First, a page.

If you aren't on hormonal medication and you're trying to conceive, FAM can be incredibly effective for helping you to get pregnant. If you plan on using FAM for birth control, however, it should be chosen with caution, it's not the best choice for all women.
For women with regular cycles and fixed fertile windows FAM works wonderfully, whether you're trying to conceive or avoid getting pregnant, sometimes just the calendar method alone can be effective enough at avoiding or achieving pregnancy. Still, for those wishing to avoid pregnancy, I often suggest using FAM in conjunction with other forms of contraceptives, such as barrier method, abstinence, or avoiding penile-vaginal intercourse during the fertile window, especially when you first start using FAM and you're still getting used to when you're fertile window is. Some women feel comfortable using withdrawal (aka "pull and pray") with their partner during their fertile windows, but it's not advised if you truly wish to avoid pregnancy.
For those with a floating fertile window who are trying to conceive, FAM is one of the few options for actually spotting ovulation when it happens or is about to happen in order to time intercourse for conception. Especially women with long menstrual cycles, such as those with PCOS who sometimes have 60+ day cycles, I've seen many of them use FAM to spot ovulation, time intercourse, and get pregnant.
It's a much trickier roll of the dice, however, for those with floating fertile windows who are trying to avoid getting pregnant, since the fertile window can open days before any ovulation signs have presented themselves. Although FAM can be helpful for these women to better understand their cycles and hormonal patterns, women with irregular cycles and ovulation patterns aren't often recommended to use FAM solely for contraceptive purposes.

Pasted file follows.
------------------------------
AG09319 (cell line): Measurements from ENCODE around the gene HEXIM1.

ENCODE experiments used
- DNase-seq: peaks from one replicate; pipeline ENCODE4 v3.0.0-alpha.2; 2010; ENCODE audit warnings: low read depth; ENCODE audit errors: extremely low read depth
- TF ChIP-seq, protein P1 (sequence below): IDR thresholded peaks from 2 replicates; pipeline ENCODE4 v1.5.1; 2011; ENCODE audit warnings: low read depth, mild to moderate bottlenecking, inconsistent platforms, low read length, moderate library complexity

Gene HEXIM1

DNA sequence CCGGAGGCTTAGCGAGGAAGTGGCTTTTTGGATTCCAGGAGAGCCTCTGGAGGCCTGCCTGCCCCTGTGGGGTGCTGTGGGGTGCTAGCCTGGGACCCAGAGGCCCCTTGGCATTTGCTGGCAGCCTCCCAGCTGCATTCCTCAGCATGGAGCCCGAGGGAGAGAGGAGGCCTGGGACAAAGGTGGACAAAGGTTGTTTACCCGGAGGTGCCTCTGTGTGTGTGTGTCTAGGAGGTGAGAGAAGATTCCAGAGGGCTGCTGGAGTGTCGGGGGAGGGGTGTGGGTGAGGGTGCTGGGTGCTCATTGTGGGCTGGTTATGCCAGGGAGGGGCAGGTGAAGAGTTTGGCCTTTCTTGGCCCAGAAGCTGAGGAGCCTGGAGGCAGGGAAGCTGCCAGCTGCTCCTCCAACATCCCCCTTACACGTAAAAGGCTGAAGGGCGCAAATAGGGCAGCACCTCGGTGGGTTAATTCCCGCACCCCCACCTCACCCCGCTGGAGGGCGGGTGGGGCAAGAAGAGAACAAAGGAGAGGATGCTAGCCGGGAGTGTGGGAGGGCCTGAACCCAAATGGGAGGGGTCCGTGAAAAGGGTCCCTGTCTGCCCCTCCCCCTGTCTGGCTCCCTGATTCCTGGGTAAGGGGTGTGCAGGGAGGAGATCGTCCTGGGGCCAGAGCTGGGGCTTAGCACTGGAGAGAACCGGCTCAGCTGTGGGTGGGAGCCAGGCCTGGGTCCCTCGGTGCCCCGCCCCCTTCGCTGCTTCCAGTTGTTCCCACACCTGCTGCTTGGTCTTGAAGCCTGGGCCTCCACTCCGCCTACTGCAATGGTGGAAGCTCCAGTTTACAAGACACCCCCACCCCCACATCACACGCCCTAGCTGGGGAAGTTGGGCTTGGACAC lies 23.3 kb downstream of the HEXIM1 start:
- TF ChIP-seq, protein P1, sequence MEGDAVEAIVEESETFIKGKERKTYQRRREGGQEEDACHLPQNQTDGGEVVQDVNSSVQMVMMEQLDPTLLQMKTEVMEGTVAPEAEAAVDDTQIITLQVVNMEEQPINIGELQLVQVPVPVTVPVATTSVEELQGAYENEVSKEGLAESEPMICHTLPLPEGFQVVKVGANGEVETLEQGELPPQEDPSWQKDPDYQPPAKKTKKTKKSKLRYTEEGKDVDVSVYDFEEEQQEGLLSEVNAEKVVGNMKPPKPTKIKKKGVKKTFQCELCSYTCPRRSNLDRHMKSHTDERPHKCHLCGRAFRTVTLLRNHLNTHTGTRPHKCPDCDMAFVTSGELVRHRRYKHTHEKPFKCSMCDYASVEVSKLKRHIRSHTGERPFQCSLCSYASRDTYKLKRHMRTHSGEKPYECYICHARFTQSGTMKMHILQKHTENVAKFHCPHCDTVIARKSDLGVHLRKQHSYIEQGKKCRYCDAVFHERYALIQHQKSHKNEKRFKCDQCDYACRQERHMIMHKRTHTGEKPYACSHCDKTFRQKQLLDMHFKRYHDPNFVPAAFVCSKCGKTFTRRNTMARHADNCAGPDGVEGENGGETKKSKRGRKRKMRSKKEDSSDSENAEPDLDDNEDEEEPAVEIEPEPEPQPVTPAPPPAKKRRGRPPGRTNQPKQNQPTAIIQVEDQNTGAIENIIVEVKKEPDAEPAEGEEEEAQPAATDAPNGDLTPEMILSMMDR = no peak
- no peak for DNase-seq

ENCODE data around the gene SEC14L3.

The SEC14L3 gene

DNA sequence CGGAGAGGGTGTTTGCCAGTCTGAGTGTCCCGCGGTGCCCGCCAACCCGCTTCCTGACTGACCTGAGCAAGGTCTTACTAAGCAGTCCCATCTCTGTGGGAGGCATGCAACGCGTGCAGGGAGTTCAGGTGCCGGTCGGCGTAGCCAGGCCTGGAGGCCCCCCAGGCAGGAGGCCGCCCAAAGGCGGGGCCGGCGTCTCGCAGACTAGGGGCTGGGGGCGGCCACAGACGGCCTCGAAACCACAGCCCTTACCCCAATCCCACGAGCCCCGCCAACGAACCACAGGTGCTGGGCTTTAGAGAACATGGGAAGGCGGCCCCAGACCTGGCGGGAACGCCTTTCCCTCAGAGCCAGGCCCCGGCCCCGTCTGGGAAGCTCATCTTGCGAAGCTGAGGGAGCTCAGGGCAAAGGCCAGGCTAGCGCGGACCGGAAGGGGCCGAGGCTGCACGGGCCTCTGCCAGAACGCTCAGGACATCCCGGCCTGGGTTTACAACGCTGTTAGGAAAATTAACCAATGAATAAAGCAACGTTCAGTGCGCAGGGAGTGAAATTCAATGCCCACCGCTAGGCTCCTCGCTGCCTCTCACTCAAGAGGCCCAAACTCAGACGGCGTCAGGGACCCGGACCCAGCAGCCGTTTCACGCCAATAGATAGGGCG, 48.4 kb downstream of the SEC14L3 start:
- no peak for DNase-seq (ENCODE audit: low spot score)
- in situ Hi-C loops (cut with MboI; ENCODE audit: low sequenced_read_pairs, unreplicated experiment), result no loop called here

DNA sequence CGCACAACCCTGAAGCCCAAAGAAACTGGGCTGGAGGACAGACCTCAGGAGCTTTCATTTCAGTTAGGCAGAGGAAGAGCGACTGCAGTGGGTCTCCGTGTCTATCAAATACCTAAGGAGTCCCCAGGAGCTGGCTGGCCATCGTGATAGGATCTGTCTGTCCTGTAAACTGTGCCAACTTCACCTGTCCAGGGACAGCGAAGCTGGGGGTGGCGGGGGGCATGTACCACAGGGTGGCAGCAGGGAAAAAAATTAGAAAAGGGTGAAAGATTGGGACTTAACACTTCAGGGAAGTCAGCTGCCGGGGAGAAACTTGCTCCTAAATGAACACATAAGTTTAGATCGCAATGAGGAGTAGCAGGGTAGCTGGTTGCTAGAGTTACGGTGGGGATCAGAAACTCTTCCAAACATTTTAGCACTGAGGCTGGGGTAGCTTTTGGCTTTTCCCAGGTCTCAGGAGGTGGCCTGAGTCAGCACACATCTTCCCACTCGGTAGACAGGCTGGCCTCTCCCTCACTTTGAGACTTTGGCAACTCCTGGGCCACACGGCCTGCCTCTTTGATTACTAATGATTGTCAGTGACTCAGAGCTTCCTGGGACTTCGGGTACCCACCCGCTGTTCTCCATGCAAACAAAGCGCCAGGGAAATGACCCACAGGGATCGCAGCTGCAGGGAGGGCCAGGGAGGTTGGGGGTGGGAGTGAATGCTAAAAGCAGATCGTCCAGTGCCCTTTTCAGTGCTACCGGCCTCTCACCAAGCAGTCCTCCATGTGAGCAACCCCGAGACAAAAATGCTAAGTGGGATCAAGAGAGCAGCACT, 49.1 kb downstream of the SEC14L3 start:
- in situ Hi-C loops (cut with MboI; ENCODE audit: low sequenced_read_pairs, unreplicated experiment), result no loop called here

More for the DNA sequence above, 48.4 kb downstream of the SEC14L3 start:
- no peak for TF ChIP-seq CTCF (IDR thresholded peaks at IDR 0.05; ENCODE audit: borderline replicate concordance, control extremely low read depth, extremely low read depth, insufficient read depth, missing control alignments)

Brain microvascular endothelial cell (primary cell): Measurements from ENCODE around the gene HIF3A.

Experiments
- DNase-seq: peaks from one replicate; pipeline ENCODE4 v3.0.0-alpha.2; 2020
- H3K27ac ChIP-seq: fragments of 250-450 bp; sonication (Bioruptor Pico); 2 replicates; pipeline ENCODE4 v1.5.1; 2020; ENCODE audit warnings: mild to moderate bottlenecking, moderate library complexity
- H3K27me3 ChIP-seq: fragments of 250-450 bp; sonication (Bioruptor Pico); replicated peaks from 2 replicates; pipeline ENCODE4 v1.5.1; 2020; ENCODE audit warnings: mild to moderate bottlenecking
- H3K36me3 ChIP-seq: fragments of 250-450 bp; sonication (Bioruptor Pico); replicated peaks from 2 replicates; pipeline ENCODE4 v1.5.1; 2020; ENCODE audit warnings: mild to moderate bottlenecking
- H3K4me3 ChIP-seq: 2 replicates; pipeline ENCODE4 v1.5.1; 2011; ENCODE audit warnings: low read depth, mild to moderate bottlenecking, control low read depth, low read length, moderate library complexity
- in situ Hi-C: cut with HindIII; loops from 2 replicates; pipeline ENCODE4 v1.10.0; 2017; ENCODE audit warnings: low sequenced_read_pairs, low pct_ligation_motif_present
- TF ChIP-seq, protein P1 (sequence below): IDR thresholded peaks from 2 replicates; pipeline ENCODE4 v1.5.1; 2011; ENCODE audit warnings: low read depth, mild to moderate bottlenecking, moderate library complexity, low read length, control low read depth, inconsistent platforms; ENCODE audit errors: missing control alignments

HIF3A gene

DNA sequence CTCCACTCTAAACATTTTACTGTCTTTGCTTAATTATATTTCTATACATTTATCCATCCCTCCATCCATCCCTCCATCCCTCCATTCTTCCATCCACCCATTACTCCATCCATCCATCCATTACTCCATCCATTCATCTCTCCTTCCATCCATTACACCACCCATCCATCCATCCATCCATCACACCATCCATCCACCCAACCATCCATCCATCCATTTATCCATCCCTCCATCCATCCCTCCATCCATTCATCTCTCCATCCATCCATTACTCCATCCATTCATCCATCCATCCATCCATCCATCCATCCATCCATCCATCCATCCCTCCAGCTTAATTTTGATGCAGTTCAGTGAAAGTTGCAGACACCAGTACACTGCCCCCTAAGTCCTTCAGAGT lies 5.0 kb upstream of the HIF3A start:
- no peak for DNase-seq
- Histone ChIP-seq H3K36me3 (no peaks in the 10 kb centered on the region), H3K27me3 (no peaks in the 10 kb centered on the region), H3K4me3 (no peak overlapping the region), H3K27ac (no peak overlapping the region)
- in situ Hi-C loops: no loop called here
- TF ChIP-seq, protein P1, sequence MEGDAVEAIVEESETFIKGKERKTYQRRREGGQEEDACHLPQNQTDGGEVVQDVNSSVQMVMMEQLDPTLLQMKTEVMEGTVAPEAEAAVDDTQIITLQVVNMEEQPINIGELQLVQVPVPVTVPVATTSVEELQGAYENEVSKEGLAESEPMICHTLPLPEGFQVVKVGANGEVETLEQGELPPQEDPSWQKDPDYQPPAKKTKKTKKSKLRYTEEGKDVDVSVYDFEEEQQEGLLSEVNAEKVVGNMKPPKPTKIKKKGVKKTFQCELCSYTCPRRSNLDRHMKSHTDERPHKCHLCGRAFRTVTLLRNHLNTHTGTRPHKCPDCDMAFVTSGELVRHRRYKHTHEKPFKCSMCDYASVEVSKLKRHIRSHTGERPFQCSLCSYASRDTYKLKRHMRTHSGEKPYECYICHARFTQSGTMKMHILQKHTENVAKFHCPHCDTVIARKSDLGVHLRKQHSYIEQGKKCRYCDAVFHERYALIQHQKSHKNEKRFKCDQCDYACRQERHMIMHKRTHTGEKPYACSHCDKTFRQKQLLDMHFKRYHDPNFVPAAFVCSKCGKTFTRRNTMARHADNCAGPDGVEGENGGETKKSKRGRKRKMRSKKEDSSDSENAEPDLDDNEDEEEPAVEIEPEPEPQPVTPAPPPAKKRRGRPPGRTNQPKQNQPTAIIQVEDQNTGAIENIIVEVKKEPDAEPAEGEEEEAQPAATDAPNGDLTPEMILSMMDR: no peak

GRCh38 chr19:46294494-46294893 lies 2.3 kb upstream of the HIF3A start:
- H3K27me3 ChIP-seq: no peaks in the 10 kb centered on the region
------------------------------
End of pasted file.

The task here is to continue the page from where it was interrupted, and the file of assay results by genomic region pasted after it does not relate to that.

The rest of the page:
For these women, once again, using it in combination with barrier method, abstinence, or avoiding penile-vaginal intercourse during potentially fertile phases can be much more effective for avoiding pregnancy. Especially if using temperature charting and/or hormonal tests to pinpoint ovulation, the beginning part of the cycle (when you get your period until you ovulate) has much higher potential for you to be fertile, whereas the second half of your cycle (a few days after you ovulate until when you get your period again) has a much lower potential to get you pregnant.
Keep in mind, high levels or stress, changes to your routines/schedules, travel, illness, diet, and lots of other factors can cause one of your cycles to deviate from your usual patterns, which means FAM is not the most effective form of birth control. Especially for teens, women in their 20s, or women with a history of being hyper-fertile, it may not be the right choice of contraceptive.
Consult with a healthcare professional who is trained in FAM to help decide if it's right for you before incorporating it into your routine. Often midwives, sexual/reproductive health educators, and acupuncturists and/or herbalists who specialize in fertility and reproductive health are trained in teaching and working with the Fertility Awareness Method, but ask specifically before booking an appointment.
Want to know more?
I've worked with hundreds of women who are trying to conceive or to better understand their menstrual cycle and reproductive health. Time and time again I've found FAM is one of my most effective tools for doing that. If you'd like to work with me, I'd be happy to walk you through FAM step by step and help you to find which methods works best for you.
If you're up to doing some reading, Taking Charge of Your Fertility by Toni Weschler is considered the FAM bible, I always have 2 copies on hand in my clinic for loaning out to patients!